It’s easy to fall into bad habits when training at home without an instructor for guidance. Turn things around with this simple tip and four exercises from UKCC Level 2 British Dressage-registered trainer Wade Barley.

According to him, there’s a super-simple way to add focus and discipline to every schooling session: just grab some blocks!

“Cones, poles, jump wings or whatever you have to hand will work just as well,” explains Wade. “Simply place two blocks a few feet apart in your schooling area to give you something to aim for, as well as a fixed point at which to ask for a transition change. You might place four sets of blocks on a circle, but there are no hard and fast rules. If you prefer, place your blocks in each corner of the arena or along each long side.”

Exercise 1: Have a focus point

Set up four sets of blocks on a circle, with each pair of blocks around 4ft apart.

“This is a really straightforward exercise I use for all levels of rider,” he explains. “Put simply, the blocks act as a focus point — something to aim for, ride through and use as a guide for transition changes.”

How to ride it:

  • Start by placing your sets of blocks a few feet apart on a circle, so that you can pass between them.
  • Walk through each set of blocks, aiming for the middle of each ‘tunnel’.
  • Repeat this on both reins, aiming for a regular walk rhythm and keeping your horse between your hand and leg.
  • Next, choose a set of blocks and, as you approach them, prepare for a walk-trot transition.
  • Ask for the transition between the blocks.

Exercise 2: Be precise and decisive

As Wade explains, the trick to this exercise is all in the detail.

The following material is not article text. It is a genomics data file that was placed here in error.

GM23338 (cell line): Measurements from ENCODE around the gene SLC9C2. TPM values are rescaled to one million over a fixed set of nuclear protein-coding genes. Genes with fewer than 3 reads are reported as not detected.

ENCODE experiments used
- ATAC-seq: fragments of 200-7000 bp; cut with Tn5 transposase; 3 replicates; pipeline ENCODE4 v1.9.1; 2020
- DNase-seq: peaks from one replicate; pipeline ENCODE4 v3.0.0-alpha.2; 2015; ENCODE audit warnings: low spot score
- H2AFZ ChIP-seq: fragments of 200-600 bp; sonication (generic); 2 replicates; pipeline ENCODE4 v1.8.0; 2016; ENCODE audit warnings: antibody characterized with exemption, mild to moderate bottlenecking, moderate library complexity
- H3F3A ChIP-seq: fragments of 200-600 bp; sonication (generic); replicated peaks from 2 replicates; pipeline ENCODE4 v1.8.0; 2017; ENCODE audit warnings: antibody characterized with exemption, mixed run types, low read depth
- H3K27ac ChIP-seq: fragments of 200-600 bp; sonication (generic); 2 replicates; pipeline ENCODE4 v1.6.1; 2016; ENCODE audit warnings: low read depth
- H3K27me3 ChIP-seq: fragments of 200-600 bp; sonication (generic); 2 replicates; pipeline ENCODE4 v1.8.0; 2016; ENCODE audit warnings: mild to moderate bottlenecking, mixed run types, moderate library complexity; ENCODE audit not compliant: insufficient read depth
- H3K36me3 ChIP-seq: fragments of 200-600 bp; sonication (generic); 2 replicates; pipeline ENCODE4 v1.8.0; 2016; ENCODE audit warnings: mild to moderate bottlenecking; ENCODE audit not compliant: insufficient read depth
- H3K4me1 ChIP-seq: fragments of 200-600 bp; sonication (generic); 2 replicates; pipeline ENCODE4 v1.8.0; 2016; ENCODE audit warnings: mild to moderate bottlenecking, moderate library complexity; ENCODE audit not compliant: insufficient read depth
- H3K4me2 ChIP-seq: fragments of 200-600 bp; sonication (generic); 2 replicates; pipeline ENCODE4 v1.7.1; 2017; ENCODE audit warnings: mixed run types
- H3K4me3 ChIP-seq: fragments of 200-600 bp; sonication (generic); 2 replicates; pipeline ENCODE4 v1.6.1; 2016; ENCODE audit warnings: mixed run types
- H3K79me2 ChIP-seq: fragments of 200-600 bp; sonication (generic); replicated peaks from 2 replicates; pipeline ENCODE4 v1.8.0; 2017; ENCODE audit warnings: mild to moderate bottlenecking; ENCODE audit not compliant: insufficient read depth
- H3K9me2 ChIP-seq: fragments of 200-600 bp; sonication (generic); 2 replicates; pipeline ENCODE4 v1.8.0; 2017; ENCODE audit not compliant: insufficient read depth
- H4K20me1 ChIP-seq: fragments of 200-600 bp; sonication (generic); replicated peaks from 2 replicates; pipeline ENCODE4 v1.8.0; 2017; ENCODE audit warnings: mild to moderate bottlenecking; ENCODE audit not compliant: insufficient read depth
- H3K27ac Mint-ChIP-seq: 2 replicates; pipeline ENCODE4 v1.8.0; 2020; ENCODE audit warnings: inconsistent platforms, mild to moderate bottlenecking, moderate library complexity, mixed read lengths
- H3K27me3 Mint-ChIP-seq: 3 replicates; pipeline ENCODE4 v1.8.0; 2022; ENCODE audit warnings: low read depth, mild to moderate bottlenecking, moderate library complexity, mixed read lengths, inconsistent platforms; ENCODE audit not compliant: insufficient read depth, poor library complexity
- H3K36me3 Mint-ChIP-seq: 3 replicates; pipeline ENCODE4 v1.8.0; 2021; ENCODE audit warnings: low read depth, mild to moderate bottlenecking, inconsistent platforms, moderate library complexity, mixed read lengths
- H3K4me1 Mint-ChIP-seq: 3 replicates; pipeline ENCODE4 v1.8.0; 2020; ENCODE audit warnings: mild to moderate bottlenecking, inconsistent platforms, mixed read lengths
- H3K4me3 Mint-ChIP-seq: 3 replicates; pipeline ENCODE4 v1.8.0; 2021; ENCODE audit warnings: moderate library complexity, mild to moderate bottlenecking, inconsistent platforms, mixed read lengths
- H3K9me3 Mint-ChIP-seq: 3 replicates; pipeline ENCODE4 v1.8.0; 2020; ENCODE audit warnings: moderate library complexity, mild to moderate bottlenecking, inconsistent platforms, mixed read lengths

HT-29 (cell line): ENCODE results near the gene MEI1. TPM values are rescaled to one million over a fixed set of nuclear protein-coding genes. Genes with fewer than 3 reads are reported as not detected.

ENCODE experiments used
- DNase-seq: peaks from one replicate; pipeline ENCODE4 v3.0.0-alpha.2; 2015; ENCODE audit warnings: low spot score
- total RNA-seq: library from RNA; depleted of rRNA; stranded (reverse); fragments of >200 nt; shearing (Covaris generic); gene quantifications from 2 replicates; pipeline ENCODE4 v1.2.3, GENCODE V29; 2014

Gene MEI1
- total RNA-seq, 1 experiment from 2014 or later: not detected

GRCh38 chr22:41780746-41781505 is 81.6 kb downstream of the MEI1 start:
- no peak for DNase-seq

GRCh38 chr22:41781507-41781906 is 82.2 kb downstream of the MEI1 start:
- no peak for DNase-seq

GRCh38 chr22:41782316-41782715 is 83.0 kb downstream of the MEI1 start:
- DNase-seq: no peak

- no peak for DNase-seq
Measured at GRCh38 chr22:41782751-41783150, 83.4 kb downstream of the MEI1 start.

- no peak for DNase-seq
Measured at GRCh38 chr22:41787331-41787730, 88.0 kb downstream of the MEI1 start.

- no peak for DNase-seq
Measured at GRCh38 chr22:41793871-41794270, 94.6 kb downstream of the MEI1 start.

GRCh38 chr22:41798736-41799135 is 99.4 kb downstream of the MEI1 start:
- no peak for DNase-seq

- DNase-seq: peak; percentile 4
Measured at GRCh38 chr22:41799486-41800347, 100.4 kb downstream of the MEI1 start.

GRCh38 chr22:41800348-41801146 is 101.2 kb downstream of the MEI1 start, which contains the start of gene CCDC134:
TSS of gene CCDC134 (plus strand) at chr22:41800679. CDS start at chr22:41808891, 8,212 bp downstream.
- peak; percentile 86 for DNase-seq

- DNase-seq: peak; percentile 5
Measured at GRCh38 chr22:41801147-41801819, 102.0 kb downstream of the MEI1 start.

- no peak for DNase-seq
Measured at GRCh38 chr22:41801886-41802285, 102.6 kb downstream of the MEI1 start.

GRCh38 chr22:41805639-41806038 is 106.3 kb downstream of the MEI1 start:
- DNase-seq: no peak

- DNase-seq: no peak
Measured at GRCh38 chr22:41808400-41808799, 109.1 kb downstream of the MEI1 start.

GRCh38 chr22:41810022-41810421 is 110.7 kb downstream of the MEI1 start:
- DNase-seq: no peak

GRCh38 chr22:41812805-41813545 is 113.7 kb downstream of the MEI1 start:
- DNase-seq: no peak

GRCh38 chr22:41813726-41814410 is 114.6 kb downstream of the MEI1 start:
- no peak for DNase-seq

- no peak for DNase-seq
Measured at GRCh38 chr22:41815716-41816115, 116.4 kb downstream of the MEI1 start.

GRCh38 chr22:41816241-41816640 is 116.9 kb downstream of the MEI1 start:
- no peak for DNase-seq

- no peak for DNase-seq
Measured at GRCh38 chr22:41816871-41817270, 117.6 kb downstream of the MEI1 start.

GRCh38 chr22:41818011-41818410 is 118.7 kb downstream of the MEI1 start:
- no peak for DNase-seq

“Be strict and ride positively. Make sure each transition happens between the blocks — not just before or just after.

“Whatever level you’re training at, riding between two blocks is a useful aid. Walk to trot transitions, gear changes in canter, flying changes… whatever you’re asking for, ask for it within the blocks.”

How to ride it:

  • Pick a set of blocks and decide which transition you’re going to ask for as you ride through them.
  • Be strict! The transition must only happen between the blocks.
  • Ask for gear changes within the pace at each set of blocks, as well as upwards and downwards transitions.

Exercise 3: Be your horse’s leader

As well as honing your accuracy and giving you something to aim for, this next exercise helps to boost your confidence and control.

You, the rider, are the one in charge, and you have the power to control your horse’s paces and help him stay supple and move in self-carriage as he works in a circle through the blocks.

“Remember your six Scales of Training,” says Wade. “Think rhythm, suppleness, contact, impulsion, straightness and collection.”

How to ride it:

  • Look up and ahead to each set of blocks and commit to your chosen transition.
  • Ride in a light seat through each transition so that your horse can lift and round his back.
  • Horse feel a little heavy on one rein? Simply flex him more to the opposite side.
  • Be consistent in the contact and keep an elastic feel along the reins so there’s nothing for your horse to brace against.
  • Keep refreshing the pace between the blocks and switch up gears if needs be.
  • In trot, make it a priority to get on the correct diagonal straight away…
  • …but if your horse feels crooked in trot, deliberately ride on the wrong diagonal for a few strides to encourage him to really use his outside hind leg.
  • The above is a good suppling exercise and you can go back to riding on the correct leg as a reward

Exercise 4: Commit to a plan

Charlotte explains that she can struggle to hold Buddy together in canter, so Wade suggests lots of gear changes within this pace to really up the ante and boost her confidence and control.

How to ride it:

  • Start by cantering large so you can get a feel for the correct rhythm and pace.
  • Keep this correct canter rhythm as you switch to riding between the blocks.
  • Be brave, strict and positive. Really commit to each transition between the blocks.
  • Ask for a trot-canter transition between the blocks, then canter-trot, trot-walk and walk-canter — enjoy playing around with this exercise.
  • As well as direct transitions, ask for changes of gear through the blocks.
  • In canter, transition from third gear to fourth, then return to third gear.
  • Keep playing around with these gear changes — third to fourth, back to third, down to second, and so on.
  • Remember, you dictate the pace.

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